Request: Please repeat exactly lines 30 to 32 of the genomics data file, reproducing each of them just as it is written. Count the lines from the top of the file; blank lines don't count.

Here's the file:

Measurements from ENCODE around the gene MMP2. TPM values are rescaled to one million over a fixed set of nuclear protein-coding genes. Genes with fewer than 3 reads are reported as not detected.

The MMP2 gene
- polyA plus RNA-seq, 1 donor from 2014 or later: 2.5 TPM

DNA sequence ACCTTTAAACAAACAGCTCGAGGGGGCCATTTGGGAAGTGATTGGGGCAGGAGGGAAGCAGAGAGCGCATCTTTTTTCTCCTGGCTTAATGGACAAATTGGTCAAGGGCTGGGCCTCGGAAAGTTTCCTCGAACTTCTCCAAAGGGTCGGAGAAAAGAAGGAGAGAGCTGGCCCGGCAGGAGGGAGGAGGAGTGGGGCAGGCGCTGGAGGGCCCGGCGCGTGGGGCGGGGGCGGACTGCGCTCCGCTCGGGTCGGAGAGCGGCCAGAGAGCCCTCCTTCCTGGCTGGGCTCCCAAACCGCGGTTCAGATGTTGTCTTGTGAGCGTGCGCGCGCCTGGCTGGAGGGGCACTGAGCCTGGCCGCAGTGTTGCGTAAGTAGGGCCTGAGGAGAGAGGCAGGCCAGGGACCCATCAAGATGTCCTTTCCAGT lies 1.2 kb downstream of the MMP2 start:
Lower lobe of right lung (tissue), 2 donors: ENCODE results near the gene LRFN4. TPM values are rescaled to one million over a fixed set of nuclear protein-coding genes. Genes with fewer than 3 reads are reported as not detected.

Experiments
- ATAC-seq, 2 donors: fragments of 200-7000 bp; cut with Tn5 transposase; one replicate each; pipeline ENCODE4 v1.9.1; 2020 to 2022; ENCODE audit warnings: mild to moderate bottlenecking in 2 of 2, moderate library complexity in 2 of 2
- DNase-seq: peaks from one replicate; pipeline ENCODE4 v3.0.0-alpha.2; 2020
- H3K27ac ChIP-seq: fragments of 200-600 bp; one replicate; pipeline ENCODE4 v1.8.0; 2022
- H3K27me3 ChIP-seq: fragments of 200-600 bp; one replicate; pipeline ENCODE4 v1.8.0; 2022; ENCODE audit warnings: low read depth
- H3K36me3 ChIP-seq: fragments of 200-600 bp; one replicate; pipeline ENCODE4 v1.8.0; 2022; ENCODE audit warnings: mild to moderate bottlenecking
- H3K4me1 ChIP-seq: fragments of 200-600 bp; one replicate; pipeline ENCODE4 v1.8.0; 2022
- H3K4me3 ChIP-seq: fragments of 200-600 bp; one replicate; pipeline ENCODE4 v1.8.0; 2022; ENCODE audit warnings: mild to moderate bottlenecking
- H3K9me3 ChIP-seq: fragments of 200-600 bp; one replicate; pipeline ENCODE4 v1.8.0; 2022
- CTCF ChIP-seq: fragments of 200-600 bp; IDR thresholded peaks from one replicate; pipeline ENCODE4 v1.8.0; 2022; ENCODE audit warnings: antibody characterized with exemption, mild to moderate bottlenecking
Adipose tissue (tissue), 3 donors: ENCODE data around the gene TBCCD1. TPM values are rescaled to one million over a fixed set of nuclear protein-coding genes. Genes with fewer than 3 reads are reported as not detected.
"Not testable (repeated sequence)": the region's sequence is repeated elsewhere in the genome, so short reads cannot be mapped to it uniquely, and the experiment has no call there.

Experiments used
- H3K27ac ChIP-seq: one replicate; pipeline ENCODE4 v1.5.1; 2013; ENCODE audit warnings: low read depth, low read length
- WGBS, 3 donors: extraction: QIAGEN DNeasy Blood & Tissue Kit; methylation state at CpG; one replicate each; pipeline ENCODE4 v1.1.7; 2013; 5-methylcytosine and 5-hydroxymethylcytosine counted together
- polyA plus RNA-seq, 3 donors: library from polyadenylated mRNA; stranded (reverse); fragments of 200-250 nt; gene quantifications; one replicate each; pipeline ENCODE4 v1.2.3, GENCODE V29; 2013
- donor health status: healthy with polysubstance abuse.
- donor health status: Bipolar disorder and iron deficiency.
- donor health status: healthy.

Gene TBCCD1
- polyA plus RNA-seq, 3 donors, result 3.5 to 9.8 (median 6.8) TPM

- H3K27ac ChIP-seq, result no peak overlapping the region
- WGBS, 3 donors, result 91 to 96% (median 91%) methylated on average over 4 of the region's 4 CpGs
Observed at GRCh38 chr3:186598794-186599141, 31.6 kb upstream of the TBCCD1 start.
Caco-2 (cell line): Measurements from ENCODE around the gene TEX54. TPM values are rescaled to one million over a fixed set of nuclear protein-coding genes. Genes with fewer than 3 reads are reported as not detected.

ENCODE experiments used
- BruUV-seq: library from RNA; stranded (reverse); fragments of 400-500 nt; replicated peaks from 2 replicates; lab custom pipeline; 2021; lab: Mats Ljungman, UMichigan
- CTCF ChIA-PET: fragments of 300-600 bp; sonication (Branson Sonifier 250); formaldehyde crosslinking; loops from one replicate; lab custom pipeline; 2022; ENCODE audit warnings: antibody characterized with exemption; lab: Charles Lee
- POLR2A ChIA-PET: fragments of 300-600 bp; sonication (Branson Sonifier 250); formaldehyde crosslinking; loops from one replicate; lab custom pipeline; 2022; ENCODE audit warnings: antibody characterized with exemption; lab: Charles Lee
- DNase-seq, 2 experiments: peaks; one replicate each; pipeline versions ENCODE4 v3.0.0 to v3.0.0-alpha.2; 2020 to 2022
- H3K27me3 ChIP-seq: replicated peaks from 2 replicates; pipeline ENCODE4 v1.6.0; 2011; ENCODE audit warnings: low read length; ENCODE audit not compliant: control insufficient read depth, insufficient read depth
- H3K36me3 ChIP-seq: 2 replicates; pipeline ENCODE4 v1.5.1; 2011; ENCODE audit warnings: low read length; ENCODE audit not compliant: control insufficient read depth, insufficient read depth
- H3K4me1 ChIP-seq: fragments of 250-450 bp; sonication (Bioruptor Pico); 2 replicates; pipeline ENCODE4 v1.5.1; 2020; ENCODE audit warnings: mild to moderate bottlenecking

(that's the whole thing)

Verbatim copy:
Caco-2 (cell line): Measurements from ENCODE around the gene TEX54. TPM values are rescaled to one million over a fixed set of nuclear protein-coding genes. Genes with fewer than 3 reads are reported as not detected.

ENCODE experiments used
- BruUV-seq: library from RNA; stranded (reverse); fragments of 400-500 nt; replicated peaks from 2 replicates; lab custom pipeline; 2021; lab: Mats Ljungman, UMichigan